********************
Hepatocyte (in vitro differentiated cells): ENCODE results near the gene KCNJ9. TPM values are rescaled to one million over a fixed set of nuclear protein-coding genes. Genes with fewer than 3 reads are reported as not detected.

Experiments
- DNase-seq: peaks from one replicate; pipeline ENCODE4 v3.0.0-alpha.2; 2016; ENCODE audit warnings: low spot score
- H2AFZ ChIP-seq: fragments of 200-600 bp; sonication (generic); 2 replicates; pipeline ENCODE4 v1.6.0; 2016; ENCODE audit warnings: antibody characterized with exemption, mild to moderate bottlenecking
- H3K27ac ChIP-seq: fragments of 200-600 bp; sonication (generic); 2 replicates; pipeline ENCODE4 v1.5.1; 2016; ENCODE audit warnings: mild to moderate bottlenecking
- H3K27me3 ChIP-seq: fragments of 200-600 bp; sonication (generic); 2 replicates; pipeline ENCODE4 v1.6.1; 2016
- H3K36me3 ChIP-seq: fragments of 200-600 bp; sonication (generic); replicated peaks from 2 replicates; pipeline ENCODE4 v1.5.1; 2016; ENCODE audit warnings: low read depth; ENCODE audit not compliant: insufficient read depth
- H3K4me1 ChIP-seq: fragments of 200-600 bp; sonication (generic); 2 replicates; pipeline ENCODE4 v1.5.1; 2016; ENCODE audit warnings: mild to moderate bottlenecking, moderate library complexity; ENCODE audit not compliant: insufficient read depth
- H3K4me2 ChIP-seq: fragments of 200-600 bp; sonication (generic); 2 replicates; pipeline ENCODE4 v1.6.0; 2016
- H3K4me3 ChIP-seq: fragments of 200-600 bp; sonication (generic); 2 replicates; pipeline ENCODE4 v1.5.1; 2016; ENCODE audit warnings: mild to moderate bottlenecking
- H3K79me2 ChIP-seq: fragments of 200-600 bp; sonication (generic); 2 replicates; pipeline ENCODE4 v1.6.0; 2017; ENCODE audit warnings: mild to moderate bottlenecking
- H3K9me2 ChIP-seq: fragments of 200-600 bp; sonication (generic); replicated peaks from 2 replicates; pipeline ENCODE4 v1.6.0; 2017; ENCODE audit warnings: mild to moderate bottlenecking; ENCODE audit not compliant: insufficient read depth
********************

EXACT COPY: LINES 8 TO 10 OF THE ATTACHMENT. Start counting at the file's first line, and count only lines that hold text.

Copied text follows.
- H3K4me1 ChIP-seq: fragments of 200-600 bp; sonication (generic); 2 replicates; pipeline ENCODE4 v1.5.1; 2016; ENCODE audit warnings: mild to moderate bottlenecking, moderate library complexity; ENCODE audit not compliant: insufficient read depth
- H3K4me2 ChIP-seq: fragments of 200-600 bp; sonication (generic); 2 replicates; pipeline ENCODE4 v1.6.0; 2016
- H3K4me3 ChIP-seq: fragments of 200-600 bp; sonication (generic); 2 replicates; pipeline ENCODE4 v1.5.1; 2016; ENCODE audit warnings: mild to moderate bottlenecking